Explaining its rationale, the Court framed the determinative issue as whether it was “impractical” for the industry groups to raise their objections before the rule was made final. For each of the four provisions, the Court reviewed the administrative record for whether the final rule was a “logical outgrowth” of the proposed rule thereby permitting industry to raise its objections during the comment period. Based on its review, the Court found that industry had ample opportunity to raise and comment on the issues that they now sought to raise for further review. In sum, the Court concluded it was not “impracticable” for industry to have raised the objections during the comment period and a stay was therefore not authorized under Section 307(d)(7)(B). Although the stay was lifted, the Court noted that EPA’s reconsideration of the final rule, pursuant to its June 16, 2017 notice of proposed rule-making, could continue.
In reaching its result, the Court relied heavily on prior precedent that “an agency issuing a legislative rule is itself bound by the rule until the rule is amended or revoked” and “may not alter [such a rule] without notice and comment.” EPA argued that it had “inherent authority” to issue a brief stay of a final rule, or , as the Court put it, “authority to not enforce a lawfully issued final rule while it reconsiders it.”
The Court found two fundamental flaws in the argument. First, there was no support for such authority since it is “axiomatic” that administrative agencies may act only pursuant to authority delegated to them by Congress. The Court noted that EPA relied on section 307(d)(7)(B), which clearly delineates when stays are authorized. EPA may stay a final rule if a petitioner demonstrates “impracticability” to comment on an issue of “central relevance.”
Second, the Court found that, in granting reconsideration and staying the rule, EPA did not rely on “its so-called inherent authority.” Instead, it found that EPA expressly acted pursuant to section 307(d)(7)(B), authorizing the agency to grant a stay during “such reconsideration,” a term that “quite obviously” refers back to the reconsideration that EPA “shall” undertake when someone presents an objection of “central relevance” that was “impracticable” to raise during the period for public comment. As such, the Court looked for whether the industry groups met the two requirements for mandatory reconsideration.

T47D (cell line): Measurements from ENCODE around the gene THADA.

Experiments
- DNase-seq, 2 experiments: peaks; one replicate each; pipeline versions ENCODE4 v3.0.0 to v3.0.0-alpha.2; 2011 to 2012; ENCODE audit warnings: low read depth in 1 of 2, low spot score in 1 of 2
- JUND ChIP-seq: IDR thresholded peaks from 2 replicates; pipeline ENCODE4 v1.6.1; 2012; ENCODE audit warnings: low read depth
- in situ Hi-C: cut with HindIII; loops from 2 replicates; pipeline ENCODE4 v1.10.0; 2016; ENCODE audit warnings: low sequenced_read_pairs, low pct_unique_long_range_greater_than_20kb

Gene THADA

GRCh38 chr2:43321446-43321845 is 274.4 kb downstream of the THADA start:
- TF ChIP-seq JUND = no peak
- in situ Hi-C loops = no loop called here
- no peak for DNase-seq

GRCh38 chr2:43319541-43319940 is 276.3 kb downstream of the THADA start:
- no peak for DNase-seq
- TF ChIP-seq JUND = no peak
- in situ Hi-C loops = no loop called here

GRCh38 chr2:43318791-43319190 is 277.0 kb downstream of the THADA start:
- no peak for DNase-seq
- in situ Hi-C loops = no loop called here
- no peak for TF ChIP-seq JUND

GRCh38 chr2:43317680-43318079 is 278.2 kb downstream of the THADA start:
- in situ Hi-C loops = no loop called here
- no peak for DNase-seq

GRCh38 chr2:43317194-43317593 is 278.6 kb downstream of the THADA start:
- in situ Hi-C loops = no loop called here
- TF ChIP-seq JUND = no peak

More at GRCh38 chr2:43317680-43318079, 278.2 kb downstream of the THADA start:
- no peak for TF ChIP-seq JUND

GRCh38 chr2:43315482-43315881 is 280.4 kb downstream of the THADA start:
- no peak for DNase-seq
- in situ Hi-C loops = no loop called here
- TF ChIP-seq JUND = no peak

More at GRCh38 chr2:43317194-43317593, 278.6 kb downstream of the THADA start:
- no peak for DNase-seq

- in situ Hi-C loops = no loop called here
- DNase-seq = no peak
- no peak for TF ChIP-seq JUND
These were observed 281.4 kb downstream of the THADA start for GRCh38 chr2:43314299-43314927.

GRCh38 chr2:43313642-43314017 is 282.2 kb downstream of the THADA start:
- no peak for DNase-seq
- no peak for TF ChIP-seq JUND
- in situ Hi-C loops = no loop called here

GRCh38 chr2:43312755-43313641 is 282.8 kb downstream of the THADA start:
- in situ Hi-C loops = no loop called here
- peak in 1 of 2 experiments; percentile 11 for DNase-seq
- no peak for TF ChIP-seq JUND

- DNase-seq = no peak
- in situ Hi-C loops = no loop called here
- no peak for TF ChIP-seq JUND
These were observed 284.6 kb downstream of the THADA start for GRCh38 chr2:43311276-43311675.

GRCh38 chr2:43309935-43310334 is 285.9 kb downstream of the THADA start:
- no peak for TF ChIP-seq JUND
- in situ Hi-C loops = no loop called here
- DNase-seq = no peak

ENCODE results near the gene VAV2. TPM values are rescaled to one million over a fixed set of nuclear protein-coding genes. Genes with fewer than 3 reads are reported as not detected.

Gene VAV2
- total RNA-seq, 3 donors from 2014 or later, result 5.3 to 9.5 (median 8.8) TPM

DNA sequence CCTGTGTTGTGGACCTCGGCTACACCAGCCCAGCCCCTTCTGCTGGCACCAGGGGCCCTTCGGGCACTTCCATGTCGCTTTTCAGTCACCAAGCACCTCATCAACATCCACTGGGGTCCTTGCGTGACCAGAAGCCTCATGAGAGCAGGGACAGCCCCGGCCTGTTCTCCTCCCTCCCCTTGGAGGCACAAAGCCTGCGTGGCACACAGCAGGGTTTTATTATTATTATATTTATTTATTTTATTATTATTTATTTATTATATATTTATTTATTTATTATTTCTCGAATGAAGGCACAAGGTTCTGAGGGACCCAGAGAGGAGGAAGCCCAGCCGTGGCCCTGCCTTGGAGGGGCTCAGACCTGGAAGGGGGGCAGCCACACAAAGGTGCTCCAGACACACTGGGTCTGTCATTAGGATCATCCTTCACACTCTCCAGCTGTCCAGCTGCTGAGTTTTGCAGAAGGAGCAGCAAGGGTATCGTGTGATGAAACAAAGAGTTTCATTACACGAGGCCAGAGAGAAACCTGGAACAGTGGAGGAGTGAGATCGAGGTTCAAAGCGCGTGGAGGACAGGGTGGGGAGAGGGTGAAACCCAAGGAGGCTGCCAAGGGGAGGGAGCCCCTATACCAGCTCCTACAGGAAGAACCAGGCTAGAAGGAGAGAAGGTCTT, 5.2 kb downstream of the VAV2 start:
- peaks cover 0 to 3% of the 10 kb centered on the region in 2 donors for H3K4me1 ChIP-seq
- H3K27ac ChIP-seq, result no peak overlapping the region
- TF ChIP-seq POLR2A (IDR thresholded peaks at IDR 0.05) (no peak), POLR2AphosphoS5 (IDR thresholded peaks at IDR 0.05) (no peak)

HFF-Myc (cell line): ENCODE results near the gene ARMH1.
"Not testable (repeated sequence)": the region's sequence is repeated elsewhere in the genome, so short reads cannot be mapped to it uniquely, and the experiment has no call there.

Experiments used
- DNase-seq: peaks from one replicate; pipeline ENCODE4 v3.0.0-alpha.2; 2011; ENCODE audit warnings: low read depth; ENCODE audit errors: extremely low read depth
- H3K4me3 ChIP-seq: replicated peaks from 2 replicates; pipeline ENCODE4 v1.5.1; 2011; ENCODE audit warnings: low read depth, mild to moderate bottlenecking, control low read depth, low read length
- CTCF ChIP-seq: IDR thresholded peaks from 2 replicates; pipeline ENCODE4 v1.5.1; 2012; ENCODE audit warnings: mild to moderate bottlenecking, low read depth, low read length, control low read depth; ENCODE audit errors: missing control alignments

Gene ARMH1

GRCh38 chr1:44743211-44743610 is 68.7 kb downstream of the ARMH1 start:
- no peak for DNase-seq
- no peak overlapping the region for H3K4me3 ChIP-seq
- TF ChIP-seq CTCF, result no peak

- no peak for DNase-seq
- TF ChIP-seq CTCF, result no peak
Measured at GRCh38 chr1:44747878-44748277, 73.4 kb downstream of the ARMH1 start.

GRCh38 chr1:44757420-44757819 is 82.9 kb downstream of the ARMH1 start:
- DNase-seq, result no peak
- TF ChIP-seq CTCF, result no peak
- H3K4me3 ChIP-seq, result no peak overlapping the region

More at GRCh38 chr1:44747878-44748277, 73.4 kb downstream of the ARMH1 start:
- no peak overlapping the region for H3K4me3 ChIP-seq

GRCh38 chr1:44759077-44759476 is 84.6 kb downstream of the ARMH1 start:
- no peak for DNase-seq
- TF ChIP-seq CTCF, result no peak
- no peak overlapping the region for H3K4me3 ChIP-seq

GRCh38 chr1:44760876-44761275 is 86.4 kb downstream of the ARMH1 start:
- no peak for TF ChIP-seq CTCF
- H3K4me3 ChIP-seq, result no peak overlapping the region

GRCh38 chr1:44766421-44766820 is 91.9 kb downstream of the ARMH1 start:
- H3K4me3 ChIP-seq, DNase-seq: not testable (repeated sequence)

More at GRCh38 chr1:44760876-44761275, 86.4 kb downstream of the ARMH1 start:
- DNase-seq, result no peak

The Court bypassed the issue of what standard of review to apply (“arbitrary and capricious” or “limited deference”) because it found EPA’s decision to stay the methane rule was arbitrary and capricious, thus unlawful even under the more deferential standard. In the final analysis, the Court concluded that “industry groups had ample opportunity to comment on all four issues on which EPA granted reconsideration” … and … in “several instances the agency [had] incorporated those comments directly into the final rule.” Because it was thus not “impracticable” for industry groups to have raised such objections during the notice and comment period, section 307(d)(7)(B) did not require reconsideration and did not authorize the stay.
While perhaps dashing the hopes of industry and the new administration for immediate relief from the burdens of the prior administration’s regulatory overreaches, the Court foreshadowed where the future battles will be fought:
We emphasize, however, that nothing in this opinion in any way limits EPA’s authority to reconsider the final rule…. [EPA] is free to [reconsider the methane rule] as long as “the new policy is permissible under the statute …, there are good reasons for it, and …the agency believes it to be better.”
This article was authored by Kevin M. McGuire, Jackson Kelly PLLC.